Diggers’ from Wellingborough in Northants, London, Birmingham, Liverpool, Manchester, and elsewhere in the country will all be joining us, for what the Festival organisers are aiming will be a fun packed day involving an array of activities, including an audio visual presentation, exhibition, food and other stalls and live entertainment over two stages, featuring a range of bands, acoustic artists, and radical poets.

    There will also be a repeat showing of the film “Winstanley”, a symbolic 17th Century Diggers’ re-enactment, and more, as a great deal has yet to be finalised. A special commemorative ‘Diggers 1649 Ale’ is also to be commissioned for the Festival.

    Performers so far confirmed include:

    The Shook Ups
    Dead Shores
    Claire Mooney
    John The Baptist & The 2nd Coming
    Class Actions
    Alun Parry
    Kieran Devlin
    Michael Buchanan
    Laura Taylor
    Planet Al
    Bob Kettle
    Pauline Blackburn
    James Quinn
    Scotty Hertz
    Solomon Scribble
    James Wilson
    Steven Durrant
    as well as actor John Graham Davies who will provide the voice and play the character of Gerrard Winstanley at our proposed symbolic digging re-enactment in The Wiend at 11.30am.

    See our website at: for further info.

    Map of location at:

    Would be great to see there, especially since you say in your article that your sympathies unreservedly lie with the likes of Gerrard Winstanley and The Diggers as opposed to the Royalist side. We would also be more than glad for you to be directly involved in the event if you are interested in being so.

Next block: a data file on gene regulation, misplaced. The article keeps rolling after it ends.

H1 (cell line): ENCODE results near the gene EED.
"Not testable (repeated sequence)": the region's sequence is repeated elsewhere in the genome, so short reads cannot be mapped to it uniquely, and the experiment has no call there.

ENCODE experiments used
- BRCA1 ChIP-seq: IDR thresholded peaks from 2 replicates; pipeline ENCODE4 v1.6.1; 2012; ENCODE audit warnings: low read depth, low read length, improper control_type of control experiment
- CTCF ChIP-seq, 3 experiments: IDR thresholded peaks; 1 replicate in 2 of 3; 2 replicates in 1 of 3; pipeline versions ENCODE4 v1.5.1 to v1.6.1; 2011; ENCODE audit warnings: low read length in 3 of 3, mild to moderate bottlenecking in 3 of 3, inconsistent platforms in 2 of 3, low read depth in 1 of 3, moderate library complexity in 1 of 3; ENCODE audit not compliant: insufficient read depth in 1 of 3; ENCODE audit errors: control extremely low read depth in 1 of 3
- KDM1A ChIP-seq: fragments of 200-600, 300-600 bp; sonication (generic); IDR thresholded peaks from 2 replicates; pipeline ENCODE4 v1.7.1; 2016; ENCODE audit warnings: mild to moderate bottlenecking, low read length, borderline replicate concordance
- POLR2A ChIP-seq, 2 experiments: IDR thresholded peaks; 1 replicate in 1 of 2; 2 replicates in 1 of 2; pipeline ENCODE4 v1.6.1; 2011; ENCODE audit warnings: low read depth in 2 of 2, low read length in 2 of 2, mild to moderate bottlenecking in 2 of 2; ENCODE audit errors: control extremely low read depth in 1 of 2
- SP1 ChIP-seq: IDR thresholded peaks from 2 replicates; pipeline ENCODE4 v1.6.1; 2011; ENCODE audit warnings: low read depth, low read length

Best wishes
    Stephen Hall
    07724 139278

      • We’re great believers in people using their own initiative concerning promoting the Festival, and any help in that direction would be much appreciated, especially via your blog, facebook and twitter (if you use them) and the Internet in general. If you can let me know your e-mail address, (mine’s and postal details I can send you an electronic copy of the festival poster which you could circulate by e-mail to your friends and other contacts, and even pop you some glossy printed ones in the post.

        The next meeting of the Festival committee is next Monday at The Anvil Pub, Dorning Street, Wigan (adjacent to the Bus Station) at 7.30pm, and then fortnightly thereafter at the same time and place. There are quite a diverse crew of people involved. Hope you don’t mind me using some of your photos to help promote the event.